GREENSBORO, NC -- With March Madness all around, we thought it was a good time to talk kids, sports, team and activities.
Piedmont Parent's Judy Midero says first up is the team attitude. "Look for the team that emphasizes how participants play more than a "winning is all" philosophy. " Some teams push sportsmanship, team goals and even true skill development to the background. These can be the teams where maybe only the "best" youth are played, despite work ethic or level of engagement of the others. Some teams with this emphasis may also fail to teach skills correctly, which can contribute to early injuries, particularly with young children still developing gross and fine motor skills.
Find teams that are motivating and teach the game, including best practices and sportsmanship.
This time of year, many adults are crushed or elated depending on how their basketball team is playing. We yell at the TV, we jump up and down. So how does that translate to the kids winning and losing?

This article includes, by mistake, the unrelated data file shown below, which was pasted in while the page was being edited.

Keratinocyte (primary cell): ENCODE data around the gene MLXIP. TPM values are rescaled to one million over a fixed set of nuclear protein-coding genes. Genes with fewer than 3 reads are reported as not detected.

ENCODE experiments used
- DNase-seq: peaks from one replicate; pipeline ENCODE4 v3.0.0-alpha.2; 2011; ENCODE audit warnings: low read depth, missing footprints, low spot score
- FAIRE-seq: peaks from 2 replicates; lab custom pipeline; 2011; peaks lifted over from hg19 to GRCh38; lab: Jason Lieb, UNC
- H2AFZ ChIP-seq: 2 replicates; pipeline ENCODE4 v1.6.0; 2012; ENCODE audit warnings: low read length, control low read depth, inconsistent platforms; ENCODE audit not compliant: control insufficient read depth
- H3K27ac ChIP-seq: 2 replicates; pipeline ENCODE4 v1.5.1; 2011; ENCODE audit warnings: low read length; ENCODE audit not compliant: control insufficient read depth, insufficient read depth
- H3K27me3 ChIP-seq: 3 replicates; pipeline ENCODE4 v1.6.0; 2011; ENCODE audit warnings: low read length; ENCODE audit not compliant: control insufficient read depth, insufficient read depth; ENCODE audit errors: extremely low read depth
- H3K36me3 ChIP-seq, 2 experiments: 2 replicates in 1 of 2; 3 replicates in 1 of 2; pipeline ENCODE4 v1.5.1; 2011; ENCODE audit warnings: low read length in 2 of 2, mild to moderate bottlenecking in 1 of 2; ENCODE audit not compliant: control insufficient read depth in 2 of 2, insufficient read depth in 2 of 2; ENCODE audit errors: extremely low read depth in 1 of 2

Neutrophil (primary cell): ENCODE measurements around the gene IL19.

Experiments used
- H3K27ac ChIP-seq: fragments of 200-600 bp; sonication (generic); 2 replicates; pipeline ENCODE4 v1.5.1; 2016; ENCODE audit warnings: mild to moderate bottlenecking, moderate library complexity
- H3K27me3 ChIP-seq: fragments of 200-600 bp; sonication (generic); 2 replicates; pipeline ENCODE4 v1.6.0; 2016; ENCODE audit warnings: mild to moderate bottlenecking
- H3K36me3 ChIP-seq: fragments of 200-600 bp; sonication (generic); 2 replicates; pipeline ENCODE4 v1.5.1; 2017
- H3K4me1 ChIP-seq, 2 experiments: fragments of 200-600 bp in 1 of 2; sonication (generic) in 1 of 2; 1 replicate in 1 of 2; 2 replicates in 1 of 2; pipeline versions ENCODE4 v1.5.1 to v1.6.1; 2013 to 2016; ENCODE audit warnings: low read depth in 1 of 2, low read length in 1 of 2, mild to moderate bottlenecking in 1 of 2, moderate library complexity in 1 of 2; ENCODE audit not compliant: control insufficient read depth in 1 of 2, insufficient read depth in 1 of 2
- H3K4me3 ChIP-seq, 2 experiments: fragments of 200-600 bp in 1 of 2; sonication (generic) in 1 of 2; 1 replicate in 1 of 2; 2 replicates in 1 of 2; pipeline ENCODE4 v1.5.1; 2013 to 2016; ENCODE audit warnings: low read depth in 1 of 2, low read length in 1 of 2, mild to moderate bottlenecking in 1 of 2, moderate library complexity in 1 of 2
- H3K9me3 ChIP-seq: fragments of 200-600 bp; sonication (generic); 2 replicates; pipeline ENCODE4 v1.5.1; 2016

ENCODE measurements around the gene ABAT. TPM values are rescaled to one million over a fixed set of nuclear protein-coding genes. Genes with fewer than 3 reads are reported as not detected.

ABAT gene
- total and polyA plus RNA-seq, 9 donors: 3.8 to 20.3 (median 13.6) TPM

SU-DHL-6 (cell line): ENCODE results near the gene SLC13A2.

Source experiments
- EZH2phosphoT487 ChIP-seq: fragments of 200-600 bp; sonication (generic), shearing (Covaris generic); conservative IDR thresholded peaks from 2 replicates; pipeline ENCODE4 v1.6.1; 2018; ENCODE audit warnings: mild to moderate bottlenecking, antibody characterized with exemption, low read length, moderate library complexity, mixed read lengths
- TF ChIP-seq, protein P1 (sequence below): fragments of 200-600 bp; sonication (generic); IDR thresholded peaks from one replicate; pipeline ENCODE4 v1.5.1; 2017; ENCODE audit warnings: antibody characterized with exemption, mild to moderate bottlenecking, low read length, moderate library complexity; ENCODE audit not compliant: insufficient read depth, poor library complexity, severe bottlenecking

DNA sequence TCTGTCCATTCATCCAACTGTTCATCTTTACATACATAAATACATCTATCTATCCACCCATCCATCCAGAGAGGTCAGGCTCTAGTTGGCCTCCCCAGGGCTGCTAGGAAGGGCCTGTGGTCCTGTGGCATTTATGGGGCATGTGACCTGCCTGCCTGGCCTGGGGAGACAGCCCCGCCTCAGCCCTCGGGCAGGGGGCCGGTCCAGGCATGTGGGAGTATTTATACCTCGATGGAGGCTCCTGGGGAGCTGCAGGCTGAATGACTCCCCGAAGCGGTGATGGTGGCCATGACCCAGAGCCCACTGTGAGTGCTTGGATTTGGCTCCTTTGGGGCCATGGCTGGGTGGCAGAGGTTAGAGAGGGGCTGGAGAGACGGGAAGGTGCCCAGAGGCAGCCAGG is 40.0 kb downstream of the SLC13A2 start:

"First, before the game even starts, it is a good idea to teach children it is OK to lose. No one wants to lose, but someone has to. With every defeat comes an opportunity to improve. Helping children understand this from an early age helps them grow into well-rounded competitors."
Judy says coming in at second is always encouraging children to shake hands after a game. Its not a time for showboating or rubbing the win in the other players' faces. That kind of behavior reinforces a sense of superiority and has no place in healthy, friendly competitions.
Open communication is key adds Judy. "Particularly with young children just beginning their sports interaction, there should be an opportunity to ask questions — for the youth as well as parents. Coaches who are transparent about their coaching style and expectations, listen, and encourage communication from parents typically create relatively healthy sports environments. Communication also includes teaching and developing healthy ways of managing conflict."